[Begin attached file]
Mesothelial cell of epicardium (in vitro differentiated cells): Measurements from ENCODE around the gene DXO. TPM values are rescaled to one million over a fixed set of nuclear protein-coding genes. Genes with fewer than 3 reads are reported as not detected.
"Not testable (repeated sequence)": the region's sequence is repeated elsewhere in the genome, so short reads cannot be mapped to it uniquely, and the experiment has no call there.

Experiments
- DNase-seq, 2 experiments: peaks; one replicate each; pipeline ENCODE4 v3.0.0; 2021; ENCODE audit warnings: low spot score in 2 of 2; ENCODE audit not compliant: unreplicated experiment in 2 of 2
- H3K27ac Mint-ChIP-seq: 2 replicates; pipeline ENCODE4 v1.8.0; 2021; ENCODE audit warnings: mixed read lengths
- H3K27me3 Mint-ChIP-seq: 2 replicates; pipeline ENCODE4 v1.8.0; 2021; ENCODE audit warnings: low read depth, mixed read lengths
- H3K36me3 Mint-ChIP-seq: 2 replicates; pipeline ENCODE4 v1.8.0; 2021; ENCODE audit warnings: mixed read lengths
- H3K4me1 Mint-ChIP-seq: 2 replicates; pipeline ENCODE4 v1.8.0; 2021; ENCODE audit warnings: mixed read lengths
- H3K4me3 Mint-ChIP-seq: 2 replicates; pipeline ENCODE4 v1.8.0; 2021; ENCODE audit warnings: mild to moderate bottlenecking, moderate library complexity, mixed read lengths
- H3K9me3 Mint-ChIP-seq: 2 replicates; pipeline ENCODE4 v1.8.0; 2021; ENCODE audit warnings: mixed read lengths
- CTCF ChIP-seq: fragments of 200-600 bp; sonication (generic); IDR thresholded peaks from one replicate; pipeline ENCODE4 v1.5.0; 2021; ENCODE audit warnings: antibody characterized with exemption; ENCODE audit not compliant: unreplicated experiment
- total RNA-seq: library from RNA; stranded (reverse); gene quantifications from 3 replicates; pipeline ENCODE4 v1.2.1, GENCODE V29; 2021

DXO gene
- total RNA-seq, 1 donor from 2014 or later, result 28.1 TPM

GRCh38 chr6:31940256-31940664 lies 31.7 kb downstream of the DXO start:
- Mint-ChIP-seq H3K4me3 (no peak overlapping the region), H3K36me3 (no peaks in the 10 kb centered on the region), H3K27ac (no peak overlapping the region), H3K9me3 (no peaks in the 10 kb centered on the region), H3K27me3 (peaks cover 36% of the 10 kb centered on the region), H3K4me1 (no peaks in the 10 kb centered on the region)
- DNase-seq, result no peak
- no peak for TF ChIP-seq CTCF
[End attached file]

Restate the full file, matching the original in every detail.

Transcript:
Mesothelial cell of epicardium (in vitro differentiated cells): Measurements from ENCODE around the gene DXO. TPM values are rescaled to one million over a fixed set of nuclear protein-coding genes. Genes with fewer than 3 reads are reported as not detected.
"Not testable (repeated sequence)": the region's sequence is repeated elsewhere in the genome, so short reads cannot be mapped to it uniquely, and the experiment has no call there.

Experiments
- DNase-seq, 2 experiments: peaks; one replicate each; pipeline ENCODE4 v3.0.0; 2021; ENCODE audit warnings: low spot score in 2 of 2; ENCODE audit not compliant: unreplicated experiment in 2 of 2
- H3K27ac Mint-ChIP-seq: 2 replicates; pipeline ENCODE4 v1.8.0; 2021; ENCODE audit warnings: mixed read lengths
- H3K27me3 Mint-ChIP-seq: 2 replicates; pipeline ENCODE4 v1.8.0; 2021; ENCODE audit warnings: low read depth, mixed read lengths
- H3K36me3 Mint-ChIP-seq: 2 replicates; pipeline ENCODE4 v1.8.0; 2021; ENCODE audit warnings: mixed read lengths
- H3K4me1 Mint-ChIP-seq: 2 replicates; pipeline ENCODE4 v1.8.0; 2021; ENCODE audit warnings: mixed read lengths
- H3K4me3 Mint-ChIP-seq: 2 replicates; pipeline ENCODE4 v1.8.0; 2021; ENCODE audit warnings: mild to moderate bottlenecking, moderate library complexity, mixed read lengths
- H3K9me3 Mint-ChIP-seq: 2 replicates; pipeline ENCODE4 v1.8.0; 2021; ENCODE audit warnings: mixed read lengths
- CTCF ChIP-seq: fragments of 200-600 bp; sonication (generic); IDR thresholded peaks from one replicate; pipeline ENCODE4 v1.5.0; 2021; ENCODE audit warnings: antibody characterized with exemption; ENCODE audit not compliant: unreplicated experiment
- total RNA-seq: library from RNA; stranded (reverse); gene quantifications from 3 replicates; pipeline ENCODE4 v1.2.1, GENCODE V29; 2021

DXO gene
- total RNA-seq, 1 donor from 2014 or later, result 28.1 TPM

GRCh38 chr6:31940256-31940664 lies 31.7 kb downstream of the DXO start:
- Mint-ChIP-seq H3K4me3 (no peak overlapping the region), H3K36me3 (no peaks in the 10 kb centered on the region), H3K27ac (no peak overlapping the region), H3K9me3 (no peaks in the 10 kb centered on the region), H3K27me3 (peaks cover 36% of the 10 kb centered on the region), H3K4me1 (no peaks in the 10 kb centered on the region)
- DNase-seq, result no peak
- no peak for TF ChIP-seq CTCF